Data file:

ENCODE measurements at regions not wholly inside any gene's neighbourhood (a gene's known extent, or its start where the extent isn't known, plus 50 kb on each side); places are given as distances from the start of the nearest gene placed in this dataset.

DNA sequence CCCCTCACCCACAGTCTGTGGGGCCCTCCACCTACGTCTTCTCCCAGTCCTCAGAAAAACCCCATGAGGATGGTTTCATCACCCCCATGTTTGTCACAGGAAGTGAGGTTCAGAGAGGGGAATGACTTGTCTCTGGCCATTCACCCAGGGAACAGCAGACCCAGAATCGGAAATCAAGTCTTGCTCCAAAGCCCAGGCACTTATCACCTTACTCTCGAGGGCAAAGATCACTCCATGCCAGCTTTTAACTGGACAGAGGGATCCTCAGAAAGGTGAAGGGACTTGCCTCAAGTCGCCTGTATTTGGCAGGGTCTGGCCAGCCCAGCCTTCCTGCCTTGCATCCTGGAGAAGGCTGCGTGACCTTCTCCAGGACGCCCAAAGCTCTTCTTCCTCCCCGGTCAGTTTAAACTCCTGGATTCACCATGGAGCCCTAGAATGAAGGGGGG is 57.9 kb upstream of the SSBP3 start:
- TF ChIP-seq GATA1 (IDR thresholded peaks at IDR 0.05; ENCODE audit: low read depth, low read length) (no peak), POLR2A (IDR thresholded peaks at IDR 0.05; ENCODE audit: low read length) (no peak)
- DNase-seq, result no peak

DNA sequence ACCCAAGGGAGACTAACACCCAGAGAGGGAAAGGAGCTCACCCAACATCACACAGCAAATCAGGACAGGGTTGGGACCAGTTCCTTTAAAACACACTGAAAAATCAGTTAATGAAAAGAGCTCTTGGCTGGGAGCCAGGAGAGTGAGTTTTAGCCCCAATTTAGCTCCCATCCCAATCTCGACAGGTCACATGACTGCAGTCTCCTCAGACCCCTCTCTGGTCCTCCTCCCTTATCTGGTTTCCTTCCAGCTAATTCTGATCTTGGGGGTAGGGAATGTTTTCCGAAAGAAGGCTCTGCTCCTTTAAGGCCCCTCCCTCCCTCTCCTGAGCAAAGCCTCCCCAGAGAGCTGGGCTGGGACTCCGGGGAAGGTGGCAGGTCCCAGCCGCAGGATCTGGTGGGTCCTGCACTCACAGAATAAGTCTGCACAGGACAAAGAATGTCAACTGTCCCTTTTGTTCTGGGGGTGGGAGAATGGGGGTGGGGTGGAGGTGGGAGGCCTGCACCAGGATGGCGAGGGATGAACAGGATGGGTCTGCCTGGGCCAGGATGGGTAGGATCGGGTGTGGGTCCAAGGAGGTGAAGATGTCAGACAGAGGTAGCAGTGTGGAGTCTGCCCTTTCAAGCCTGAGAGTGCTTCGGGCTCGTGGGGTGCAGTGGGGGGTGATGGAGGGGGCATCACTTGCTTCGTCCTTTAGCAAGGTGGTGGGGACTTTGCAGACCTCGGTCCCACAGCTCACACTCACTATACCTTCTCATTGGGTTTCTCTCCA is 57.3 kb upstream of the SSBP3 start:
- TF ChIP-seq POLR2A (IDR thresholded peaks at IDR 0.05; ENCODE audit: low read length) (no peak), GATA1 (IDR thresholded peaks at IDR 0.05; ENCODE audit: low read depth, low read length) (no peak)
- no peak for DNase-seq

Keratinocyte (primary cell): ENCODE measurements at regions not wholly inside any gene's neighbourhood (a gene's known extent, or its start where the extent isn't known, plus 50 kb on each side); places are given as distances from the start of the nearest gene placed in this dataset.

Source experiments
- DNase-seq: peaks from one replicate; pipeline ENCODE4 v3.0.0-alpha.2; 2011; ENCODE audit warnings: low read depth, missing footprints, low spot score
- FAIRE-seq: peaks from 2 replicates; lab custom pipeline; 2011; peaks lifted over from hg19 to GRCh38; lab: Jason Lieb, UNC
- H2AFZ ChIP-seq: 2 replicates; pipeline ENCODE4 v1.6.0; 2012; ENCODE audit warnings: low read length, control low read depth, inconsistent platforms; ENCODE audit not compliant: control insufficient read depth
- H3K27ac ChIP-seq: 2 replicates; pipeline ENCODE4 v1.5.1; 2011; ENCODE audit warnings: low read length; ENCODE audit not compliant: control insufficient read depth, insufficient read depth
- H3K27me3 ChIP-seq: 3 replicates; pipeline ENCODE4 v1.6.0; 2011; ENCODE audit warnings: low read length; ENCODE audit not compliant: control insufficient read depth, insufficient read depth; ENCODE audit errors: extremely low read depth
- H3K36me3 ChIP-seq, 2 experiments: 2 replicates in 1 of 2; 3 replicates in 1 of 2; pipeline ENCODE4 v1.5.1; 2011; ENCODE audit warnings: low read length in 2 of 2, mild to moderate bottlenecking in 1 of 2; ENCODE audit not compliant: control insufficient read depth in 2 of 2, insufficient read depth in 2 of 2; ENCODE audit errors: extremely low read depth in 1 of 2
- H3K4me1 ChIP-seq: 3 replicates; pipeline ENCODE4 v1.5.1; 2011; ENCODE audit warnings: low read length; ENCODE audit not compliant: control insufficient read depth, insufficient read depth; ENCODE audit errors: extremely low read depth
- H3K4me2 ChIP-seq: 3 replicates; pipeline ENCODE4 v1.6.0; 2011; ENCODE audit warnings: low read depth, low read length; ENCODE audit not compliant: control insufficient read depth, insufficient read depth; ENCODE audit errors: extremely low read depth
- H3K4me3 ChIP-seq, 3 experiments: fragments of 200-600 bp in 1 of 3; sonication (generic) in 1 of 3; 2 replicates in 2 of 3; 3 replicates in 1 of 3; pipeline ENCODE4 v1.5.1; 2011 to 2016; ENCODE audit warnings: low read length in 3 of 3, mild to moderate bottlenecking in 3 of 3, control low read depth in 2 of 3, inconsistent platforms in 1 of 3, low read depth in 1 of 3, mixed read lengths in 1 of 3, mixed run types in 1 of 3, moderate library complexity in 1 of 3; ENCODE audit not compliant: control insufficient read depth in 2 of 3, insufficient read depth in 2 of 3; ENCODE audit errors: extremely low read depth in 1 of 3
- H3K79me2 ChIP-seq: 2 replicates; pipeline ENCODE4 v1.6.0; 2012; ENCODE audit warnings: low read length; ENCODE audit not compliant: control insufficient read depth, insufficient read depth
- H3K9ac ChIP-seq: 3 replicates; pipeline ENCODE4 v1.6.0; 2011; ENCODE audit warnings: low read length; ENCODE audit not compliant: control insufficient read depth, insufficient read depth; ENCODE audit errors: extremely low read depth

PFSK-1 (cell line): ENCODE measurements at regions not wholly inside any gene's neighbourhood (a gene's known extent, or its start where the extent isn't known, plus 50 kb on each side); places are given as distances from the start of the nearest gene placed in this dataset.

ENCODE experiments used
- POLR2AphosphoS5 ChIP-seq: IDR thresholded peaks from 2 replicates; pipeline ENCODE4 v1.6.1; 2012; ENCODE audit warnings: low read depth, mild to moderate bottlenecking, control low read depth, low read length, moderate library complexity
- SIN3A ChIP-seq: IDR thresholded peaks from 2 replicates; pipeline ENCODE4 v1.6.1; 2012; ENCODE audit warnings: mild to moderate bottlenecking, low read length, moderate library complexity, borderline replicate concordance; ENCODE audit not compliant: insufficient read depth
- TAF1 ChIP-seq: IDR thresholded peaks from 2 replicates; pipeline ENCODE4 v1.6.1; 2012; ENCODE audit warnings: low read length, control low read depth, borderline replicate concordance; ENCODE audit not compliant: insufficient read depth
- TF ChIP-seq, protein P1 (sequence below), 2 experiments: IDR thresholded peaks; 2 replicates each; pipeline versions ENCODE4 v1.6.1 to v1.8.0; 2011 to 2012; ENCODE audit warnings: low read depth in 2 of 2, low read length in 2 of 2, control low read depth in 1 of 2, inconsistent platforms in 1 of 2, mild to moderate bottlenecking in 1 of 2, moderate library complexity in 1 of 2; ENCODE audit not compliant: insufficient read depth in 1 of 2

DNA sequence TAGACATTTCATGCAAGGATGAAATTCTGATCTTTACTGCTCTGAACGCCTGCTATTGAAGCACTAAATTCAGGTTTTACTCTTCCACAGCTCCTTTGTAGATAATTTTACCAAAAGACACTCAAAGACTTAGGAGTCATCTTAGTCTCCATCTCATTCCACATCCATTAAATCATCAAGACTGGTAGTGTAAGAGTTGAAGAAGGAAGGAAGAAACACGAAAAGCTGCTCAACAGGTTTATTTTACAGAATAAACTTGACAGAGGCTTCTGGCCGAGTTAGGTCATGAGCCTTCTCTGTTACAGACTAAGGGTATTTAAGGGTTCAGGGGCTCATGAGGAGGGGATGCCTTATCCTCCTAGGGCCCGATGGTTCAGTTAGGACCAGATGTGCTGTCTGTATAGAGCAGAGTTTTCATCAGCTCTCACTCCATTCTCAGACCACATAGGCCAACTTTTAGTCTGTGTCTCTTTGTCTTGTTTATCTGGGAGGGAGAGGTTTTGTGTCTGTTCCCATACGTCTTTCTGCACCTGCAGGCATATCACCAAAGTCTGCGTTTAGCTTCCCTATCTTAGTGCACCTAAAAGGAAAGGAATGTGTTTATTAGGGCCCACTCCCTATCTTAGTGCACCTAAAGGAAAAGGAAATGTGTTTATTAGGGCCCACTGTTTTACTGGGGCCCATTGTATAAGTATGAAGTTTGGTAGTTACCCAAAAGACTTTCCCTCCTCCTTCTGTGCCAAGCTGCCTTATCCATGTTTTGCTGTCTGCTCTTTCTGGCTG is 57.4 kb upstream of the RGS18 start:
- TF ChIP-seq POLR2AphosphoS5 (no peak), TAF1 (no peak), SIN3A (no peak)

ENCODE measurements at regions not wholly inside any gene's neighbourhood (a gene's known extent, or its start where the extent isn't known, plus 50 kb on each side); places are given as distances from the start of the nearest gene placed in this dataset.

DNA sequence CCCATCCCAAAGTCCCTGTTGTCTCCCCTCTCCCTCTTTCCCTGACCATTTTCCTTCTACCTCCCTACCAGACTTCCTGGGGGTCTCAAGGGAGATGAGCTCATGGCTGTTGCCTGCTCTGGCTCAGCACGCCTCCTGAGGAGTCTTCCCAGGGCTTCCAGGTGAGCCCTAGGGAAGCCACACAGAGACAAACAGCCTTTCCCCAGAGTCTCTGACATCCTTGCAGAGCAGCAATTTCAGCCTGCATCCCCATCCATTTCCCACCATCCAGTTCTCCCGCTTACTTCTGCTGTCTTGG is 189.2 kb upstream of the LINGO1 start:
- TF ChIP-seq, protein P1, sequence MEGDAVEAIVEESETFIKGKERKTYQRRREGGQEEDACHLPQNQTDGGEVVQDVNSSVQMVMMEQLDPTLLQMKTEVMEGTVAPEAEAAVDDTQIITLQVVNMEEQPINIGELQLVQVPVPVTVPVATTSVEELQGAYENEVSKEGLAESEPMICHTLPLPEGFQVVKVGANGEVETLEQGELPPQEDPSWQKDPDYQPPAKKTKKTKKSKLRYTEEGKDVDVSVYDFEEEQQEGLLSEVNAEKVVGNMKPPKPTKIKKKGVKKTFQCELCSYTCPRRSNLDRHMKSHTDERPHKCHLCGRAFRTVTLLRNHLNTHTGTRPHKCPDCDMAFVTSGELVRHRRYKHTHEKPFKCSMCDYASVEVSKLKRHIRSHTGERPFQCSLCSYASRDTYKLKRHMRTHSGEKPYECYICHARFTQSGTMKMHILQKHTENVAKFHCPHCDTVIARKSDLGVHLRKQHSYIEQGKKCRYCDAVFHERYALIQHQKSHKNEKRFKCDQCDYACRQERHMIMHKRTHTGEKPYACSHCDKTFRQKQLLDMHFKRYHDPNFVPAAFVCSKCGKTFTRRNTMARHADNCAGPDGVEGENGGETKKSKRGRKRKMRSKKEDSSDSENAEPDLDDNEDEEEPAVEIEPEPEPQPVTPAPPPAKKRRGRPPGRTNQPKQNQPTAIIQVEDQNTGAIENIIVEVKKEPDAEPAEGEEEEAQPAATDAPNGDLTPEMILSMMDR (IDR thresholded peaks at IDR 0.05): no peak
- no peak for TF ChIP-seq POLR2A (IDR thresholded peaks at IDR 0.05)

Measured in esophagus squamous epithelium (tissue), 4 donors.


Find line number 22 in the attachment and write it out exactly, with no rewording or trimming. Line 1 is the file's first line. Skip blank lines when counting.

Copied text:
ENCODE experiments used